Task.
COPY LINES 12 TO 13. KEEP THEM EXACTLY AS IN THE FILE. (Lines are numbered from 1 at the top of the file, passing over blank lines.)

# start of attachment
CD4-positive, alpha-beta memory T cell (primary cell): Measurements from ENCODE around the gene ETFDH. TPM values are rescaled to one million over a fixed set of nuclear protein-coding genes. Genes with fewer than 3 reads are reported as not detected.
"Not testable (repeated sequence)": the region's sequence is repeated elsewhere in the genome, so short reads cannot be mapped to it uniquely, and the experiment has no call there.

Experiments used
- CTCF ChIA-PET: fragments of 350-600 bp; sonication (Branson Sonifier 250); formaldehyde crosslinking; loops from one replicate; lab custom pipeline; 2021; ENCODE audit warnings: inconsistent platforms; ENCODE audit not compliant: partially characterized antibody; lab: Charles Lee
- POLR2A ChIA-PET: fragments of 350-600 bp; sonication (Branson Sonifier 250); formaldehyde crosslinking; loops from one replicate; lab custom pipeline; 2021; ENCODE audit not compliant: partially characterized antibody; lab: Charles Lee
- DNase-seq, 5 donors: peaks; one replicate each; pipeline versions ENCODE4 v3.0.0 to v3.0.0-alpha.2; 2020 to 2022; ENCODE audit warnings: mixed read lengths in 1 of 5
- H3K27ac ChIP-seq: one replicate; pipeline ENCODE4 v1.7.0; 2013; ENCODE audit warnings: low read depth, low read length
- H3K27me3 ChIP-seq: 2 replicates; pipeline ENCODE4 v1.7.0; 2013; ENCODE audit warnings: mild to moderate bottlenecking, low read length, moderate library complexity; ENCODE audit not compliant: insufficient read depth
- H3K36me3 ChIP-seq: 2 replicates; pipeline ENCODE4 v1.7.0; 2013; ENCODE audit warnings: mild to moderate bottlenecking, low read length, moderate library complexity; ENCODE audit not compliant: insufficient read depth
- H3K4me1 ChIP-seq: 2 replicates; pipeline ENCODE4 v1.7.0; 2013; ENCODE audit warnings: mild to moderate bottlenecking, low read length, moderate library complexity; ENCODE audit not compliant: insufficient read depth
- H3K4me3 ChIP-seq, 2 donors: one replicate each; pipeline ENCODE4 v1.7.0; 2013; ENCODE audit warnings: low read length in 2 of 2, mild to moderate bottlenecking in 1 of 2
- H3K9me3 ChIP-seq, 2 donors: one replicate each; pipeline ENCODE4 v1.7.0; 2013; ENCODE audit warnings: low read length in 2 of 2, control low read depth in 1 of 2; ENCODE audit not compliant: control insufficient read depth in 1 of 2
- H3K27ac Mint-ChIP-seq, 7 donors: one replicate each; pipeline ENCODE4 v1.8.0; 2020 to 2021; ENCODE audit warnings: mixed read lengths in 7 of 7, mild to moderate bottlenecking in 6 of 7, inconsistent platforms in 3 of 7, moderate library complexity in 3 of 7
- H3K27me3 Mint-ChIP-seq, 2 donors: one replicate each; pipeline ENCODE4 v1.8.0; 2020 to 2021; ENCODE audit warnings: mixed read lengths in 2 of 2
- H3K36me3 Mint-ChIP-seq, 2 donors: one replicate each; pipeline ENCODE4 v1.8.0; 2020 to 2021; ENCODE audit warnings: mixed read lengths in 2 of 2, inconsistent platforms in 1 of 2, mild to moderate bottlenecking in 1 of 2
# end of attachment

- H3K9me3 ChIP-seq, 2 donors: one replicate each; pipeline ENCODE4 v1.7.0; 2013; ENCODE audit warnings: low read length in 2 of 2, control low read depth in 1 of 2; ENCODE audit not compliant: control insufficient read depth in 1 of 2
- H3K27ac Mint-ChIP-seq, 7 donors: one replicate each; pipeline ENCODE4 v1.8.0; 2020 to 2021; ENCODE audit warnings: mixed read lengths in 7 of 7, mild to moderate bottlenecking in 6 of 7, inconsistent platforms in 3 of 7, moderate library complexity in 3 of 7